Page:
I was in the cavernous, tinted-glass-enclosed atrium of a suburban megachurch during a break between sessions of a conference. Sunlight glowed off the neutral walls, softened by the gray carpet. I saw two parallel, almost endless rows of booths from one end of the enormous room to the other. Some of them belonged to Christian colleges; they bore facades with academic crests and photos of healthy blonde kids (with one black kid), and they were fronted by healthy, blazer-wearing admissions people. Some tables were for missions organizations; these were worked by homelier folks in logo-embroidered golf shirts and worn khakis (because donors are suspicious of missionaries who look too worldly). But most tables belonged to publishers and booksellers. These were covered with books, and the books were covered with pictures, many of them pictures of the people speaking in the eager auditorium at one end of the hall. A buzzing mass of humanity swarmed among the tables. Goods, bags, and folders were in everyone’s hand. Credit cards whipped through iPads in every direction.

I walked to the first table on the left. I said to the guy there, “You should move.” He looked at me funny, not knowing how to take it. I grabbed the back of his display and threw it over, just missing him. The light fixture on top sharply popped as the bulbs shattered. A surprised gasp burst from the clientele. I strode behind the table. With a heavy shove I tipped it and with a succession of loud thuds the books hit the floor. A cry of shock.

I went from table to table, wrecking all of them, sparing none. No one knew what to do. Anger, fear, alarm, or awe were on every face. People cleared out ahead of me. Security guards ran up; I ignored them, and for some reason they did not approach me. On every side ten phones recorded my every move. Some vendors stood in my way until I shoved them aside with their own falling displays. I could not hear any speech—was it because it was silent or because the furor was deafening?

I threw the merchandise off the last table and climbed onto it. “IT IS WRITTEN,” I cried to the crowd, “MY HOUSE WILL BE CALLED A HOUSE OF PRAYER! BUT YOU HAVE MADE IT A DEN OF THIEVES!” I hopped down, punched the crash bar on the door at the end of the row and walked into the sunny afternoon.

I opened my eyes again. Lord, I said in awe, how did you do that? Weren’t you scared? Weren’t you afraid of being misunderstood? Wouldn’t they think that you were an insane crank or an enemy of the state? Wouldn’t you be arrested? Wouldn’t you lose all your audience, your friends distancing themselves from you, your family embarrassed by you? What message are people getting from what you did? The Passover requires a load of animals—God said so. They have to be supplied somehow, right? What did the vendor you beat have to do with it? He’s a regular Joe just trying to feed his family; he didn’t make the system. You knew his needs better than anyone else. Didn’t it matter to you what he thought of you?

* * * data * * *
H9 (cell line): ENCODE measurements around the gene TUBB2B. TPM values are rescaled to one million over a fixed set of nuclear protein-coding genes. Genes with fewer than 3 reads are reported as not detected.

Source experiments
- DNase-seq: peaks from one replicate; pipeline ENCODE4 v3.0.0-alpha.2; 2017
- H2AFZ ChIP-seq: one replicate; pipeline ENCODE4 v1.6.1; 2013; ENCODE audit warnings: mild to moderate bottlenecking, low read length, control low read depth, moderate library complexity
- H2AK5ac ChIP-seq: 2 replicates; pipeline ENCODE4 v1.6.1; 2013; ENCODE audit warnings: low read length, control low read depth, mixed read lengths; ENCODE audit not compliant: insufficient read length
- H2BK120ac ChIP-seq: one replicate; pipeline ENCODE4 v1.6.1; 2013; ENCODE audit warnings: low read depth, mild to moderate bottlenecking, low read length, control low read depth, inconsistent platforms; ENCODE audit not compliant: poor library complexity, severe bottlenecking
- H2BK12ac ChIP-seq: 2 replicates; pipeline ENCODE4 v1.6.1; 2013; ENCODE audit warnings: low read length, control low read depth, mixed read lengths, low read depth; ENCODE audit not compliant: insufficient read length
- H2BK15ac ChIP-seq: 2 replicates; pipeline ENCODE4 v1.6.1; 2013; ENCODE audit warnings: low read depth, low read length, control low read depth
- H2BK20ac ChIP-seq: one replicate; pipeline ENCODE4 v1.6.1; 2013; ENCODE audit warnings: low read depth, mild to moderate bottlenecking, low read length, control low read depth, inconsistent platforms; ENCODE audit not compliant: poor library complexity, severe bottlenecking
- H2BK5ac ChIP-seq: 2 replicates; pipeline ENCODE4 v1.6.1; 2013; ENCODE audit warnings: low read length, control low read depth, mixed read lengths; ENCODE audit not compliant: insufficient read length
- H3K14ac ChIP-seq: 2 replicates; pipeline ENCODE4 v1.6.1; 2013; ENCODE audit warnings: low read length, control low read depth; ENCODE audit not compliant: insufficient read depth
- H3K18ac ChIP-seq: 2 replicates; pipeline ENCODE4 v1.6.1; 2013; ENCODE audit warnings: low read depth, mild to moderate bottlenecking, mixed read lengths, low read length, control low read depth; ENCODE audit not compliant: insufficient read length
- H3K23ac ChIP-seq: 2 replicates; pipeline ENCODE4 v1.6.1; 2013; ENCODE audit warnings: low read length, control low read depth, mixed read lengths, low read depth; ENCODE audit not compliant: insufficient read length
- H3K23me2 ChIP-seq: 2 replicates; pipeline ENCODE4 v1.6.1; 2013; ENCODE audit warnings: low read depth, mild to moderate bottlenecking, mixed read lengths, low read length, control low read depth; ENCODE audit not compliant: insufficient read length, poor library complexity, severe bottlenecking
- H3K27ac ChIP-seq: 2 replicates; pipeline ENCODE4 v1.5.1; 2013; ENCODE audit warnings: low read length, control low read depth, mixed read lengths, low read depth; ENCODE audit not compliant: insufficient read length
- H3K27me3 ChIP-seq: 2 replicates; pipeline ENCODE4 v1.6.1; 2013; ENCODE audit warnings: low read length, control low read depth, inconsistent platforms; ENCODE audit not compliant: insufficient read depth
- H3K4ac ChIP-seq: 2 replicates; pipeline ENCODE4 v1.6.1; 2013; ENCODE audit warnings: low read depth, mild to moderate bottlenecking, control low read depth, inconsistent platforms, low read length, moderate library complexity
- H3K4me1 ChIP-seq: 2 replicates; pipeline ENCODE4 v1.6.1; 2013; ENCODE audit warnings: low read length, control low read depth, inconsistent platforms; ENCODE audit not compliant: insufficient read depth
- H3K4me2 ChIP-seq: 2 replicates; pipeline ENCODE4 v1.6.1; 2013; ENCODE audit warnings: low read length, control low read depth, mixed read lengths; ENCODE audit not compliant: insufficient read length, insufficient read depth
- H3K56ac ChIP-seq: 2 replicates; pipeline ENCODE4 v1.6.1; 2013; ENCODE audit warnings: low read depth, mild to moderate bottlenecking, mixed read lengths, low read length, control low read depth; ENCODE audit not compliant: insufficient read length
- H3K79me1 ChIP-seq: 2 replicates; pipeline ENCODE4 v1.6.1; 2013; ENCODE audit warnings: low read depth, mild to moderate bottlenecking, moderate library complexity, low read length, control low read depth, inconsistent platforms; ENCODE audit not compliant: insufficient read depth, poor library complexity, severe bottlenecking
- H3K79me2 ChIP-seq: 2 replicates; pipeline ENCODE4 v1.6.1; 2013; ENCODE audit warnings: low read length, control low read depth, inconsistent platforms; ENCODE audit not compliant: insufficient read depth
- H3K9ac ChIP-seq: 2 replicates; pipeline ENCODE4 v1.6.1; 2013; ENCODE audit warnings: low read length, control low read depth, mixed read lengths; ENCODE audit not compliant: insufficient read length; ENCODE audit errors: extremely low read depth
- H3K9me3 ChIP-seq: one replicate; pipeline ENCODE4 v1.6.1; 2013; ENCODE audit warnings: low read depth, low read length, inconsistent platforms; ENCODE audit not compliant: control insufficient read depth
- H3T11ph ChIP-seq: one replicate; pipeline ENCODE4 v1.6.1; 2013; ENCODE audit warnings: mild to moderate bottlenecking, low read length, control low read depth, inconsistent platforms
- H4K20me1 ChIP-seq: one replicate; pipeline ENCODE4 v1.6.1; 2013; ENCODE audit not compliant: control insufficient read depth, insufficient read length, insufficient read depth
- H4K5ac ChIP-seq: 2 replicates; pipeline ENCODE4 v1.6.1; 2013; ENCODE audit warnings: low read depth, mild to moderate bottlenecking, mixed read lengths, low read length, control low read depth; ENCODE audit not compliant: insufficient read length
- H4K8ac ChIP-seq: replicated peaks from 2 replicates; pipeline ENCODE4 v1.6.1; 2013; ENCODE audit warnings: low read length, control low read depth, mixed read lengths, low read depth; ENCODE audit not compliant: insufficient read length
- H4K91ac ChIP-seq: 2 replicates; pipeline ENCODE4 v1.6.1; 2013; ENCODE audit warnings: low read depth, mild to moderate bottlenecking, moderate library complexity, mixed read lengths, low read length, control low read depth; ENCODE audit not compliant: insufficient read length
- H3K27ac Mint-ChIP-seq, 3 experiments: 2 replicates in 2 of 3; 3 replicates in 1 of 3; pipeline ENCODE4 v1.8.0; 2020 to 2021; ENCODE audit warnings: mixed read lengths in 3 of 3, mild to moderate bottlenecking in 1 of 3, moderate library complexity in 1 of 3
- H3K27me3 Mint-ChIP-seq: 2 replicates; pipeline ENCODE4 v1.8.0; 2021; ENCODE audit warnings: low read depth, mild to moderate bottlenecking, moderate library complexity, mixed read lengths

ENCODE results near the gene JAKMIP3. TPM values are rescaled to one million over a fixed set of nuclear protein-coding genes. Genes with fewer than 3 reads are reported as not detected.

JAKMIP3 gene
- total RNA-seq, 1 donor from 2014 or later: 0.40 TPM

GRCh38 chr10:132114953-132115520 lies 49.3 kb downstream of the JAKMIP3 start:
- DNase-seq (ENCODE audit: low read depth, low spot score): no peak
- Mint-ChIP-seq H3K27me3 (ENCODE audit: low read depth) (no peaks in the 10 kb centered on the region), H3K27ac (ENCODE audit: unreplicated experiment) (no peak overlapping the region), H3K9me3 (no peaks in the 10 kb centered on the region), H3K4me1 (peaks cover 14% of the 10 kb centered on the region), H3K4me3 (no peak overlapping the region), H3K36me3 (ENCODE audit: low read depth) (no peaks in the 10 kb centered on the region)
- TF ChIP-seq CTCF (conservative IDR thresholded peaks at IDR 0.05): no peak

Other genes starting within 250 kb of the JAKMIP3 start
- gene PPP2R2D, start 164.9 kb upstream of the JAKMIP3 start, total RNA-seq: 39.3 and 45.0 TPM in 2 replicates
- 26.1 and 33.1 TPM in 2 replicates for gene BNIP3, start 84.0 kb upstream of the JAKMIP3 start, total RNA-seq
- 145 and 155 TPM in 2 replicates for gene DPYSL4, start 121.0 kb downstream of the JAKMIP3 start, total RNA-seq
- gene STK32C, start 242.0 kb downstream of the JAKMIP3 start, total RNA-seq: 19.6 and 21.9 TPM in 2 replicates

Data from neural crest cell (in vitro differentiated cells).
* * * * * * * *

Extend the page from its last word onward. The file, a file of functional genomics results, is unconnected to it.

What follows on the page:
The answer to all these questions was simple and obvious. Zeal for your house will consume me.

Lord, I said with a sob, I want that zeal. I want to be so obsessed with the purity of your house, your church, that I have no fear left. I want to be utterly unconcerned about being misunderstood, mislabeled, rejected. I am so afraid—I can’t picture myself doing that . . . except that I just did picture myself doing it. I don’t want to be arrested or sued. Even more, I don’t want to be hated. But if you tell me to destroy other people’s property for the sake of your house . . . (I’m so scared) . . . then I will.



St. Francis of Assisi publicly stripped off his clothes and disowned his father and then lived as a homeless beggar. John and Charles Wesley preached outdoors while mobs threw stones when churches refused them their pulpits. Martin Luther King, Jr. marched down a street and was cuffed and hauled away by police with dogs.

We revere these men; countless churches, schools, and even streets bear their names. We are the Pharisees: we build the tombs of the prophets and decorate the graves of the righteous even though we are the children of their persecutors (Matt. 23:29-33).

We remember these men because they performed bold, infuriating, prophetic acts ready-made for misunderstanding and rebuke, even for arrest or being torn to pieces. They did these things for Jesus Christ, because he did these things.

It is hard to picture anyone doing anything like that today. We live in a skeptical age in which no one—at least no religious person—can make any moral statement without adding the caveat that “I’m as guilty of this as anyone else.” In this environment, every righteous utterance is assumed to be self-righteous, so prophetic authority is rare.

But once in a great while, God requires someone to do a righteous, bold, prophetic act like this—something that saves people but destroys life as people know it—something physical that people experience and interpret as violence, even if no one gets physically hurt . . . except for the person who does it.

I have not been ordered to do something like that . . . not yet. But I have not ruled out the possibility.

Monday, March 10, 2014

Was the Civil War Just?

This question is put to the test by Harry S. Stout in Upon the Altar of the Nation: A Moral History of the Civil War (Penguin, 2006). The book was a game-changer for me; I do not know how a person can read it and not be affected.


Stout's intention is to provide the material that allows the reader to analyze the Civil War according to just war theory. He therefore retells the story of the Civil War in a way that brings to special prominence those events, decisions, policies, and (very importantly) administration and homefront rhetoric and rationale that are most relevant to that analysis. Stout spends fairly few pages propounding his own analysis, however, though the words he uses in the chronicle at times (like "bloodthirsty") give pretty strong hints about what he thinks. Nevertheless, the book is written in a way that allows the reader a good deal of latitude to draw their own conclusions from the story told.